If you’re looking for reasons for optimism with Araúz’s long-term standing beyond his young age, I’d point most emphatically to his ability to draw walks and work solid plate appearances. In his short time in the majors he was drawn walks over 10 percent of the time, which is no small feat considering he had barley played above High-A when he got his first taste of major-league pitching. Araúz is a very patient hitter with a swing rate well below league-average according to Baseball Savant’s numbers, and with a strikeout rate that hovers around league-average there is a viable approach here. It’s not something you always see from a player with his lack of experience against the best pitchers in the world.

On the other hand, it may be holding him back from really capitalizing on his potential at the plate. Patience is certainly a good thing at the plate and the Red Sox organization regularly got to opposing pitching staffs with an ultra-patient approach in the 2000s, but there is such thing as too much, especially in this era of shortened outings that allow pitchers to throw more often with max effort. Sometimes, as the 2018 Red Sox emphatically demonstrated, it’s best to jump early and often on pitches in the zone.

Araúz has not taken this more aggressive approach to heart, it seems, with his career 55 percent swing rate on pitches in the zone (again, per Baseball Savant) coming in a little more than 17 percent lower than league-average. And perhaps relatedly, he is having trouble barreling the baseball, with a hard-hit rate 20 percent below league-average and a barrel rate a whopping 71 percent worse than league-average. Granted, scouts never expected Araúz to regularly crush the baseball, but he needs to get closer to league-average with his quality of contact if he’s going to be stick in the majors in any capacity.

That being said, we’re not talking about the potential for Araúz to start for a contending team, so the bar is certainly lower. He doesn’t need to be a league-average hitter to be a viable bench player, especially because he brings other skills with solid base running skills and defense that can be played at three spots on the infield. The defensive metrics, for whatever it may be worth, have not liked him at second base, which has been his most-played position, but the sample is small enough that I feel comfortable relying more on the eye test, which to me suggests he’s just fine as a replacement.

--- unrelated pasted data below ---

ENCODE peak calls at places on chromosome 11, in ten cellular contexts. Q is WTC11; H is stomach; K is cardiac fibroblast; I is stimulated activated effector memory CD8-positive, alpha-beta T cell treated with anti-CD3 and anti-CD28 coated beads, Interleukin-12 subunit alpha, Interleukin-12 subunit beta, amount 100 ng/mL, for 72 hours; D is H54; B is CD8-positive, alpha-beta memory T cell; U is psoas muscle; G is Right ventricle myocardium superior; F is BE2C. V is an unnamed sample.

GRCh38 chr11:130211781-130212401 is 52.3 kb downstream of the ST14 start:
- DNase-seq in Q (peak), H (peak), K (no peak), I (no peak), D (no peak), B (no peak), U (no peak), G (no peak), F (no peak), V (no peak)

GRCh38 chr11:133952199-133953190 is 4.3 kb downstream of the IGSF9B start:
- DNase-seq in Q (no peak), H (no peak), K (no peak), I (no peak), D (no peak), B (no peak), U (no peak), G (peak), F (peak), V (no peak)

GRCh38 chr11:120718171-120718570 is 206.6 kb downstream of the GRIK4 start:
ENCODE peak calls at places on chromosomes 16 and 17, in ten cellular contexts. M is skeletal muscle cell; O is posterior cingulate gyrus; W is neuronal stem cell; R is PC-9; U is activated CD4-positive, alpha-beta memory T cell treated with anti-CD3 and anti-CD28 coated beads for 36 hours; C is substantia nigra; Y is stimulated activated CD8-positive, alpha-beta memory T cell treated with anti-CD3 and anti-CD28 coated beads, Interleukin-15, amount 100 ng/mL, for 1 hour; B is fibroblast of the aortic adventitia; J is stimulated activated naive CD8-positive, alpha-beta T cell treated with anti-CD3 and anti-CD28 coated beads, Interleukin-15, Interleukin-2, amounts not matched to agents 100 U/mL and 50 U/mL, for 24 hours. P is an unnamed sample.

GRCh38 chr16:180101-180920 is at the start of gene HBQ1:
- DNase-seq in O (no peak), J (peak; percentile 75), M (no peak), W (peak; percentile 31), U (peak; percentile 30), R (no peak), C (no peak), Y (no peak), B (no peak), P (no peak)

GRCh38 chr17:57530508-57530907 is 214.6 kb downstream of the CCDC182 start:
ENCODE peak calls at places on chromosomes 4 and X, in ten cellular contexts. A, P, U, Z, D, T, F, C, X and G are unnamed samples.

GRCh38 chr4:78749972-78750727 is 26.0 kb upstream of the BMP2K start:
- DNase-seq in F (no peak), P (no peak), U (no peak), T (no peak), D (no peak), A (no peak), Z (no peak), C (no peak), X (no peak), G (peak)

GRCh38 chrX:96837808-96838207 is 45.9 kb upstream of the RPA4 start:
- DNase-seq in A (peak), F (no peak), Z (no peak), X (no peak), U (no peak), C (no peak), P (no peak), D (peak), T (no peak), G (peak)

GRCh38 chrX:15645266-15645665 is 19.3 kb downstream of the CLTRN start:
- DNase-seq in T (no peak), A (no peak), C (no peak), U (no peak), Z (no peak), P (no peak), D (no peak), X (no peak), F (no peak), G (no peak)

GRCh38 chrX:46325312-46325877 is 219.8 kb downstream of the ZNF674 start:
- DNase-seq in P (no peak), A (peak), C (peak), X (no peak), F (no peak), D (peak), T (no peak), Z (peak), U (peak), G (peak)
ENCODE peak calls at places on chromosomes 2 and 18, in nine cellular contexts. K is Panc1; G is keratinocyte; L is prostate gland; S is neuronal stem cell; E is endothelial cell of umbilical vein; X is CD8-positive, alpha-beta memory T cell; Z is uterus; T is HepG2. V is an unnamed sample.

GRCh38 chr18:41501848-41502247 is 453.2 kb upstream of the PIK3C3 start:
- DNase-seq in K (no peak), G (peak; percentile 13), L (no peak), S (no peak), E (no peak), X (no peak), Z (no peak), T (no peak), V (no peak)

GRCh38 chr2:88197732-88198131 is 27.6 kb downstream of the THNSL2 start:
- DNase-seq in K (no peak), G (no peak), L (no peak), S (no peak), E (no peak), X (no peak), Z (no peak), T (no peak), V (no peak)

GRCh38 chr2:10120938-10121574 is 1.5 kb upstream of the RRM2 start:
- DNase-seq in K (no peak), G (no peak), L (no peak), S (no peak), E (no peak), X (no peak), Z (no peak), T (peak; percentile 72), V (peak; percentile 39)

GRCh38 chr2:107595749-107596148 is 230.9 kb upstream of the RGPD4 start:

Tampa Bay Rays v Boston Red Sox Photo by Adam Glanzman/Getty Images

And of course, it would not be fair to mention any of this without again referencing his age and relative lack of experience. One of the difficult parts of the Rule 5 Draft is not only finding talented players, but finding talented players who are ready for the leap to the majors. As alluded to above, when Araúz was taken he had all of 28 games above High-A, and no experience as high as Triple-A. He as also in his age-21 season. Last season, he was still only 22 and while he was on a roster in 2020 he hardly played. That was something of a catch-up season for him, and as he enters 2022 in his age-23 season, he just now is feeling age- and experience-appropriate for where he is in the organization.

Still, we’re approaching the third season for Araúz in the organization and he’ll all but certainly be burning his second minor-league option in the upcoming season. This is a big one for him to prove that he not only deserves a spot in a major-league organization, but a legitimate role off the bench for a contending club. We haven’t seen that quality performance at the plate, but if he can get a little more aggressive as he continues to get comfortable at levels to which he was rushed the last two seasons, he could take another step with his bat and be the kind of utility infield option good teams need to get through the marathon regular season.

Thanks to FanGraphs and Baseball Savant for statistics in this post.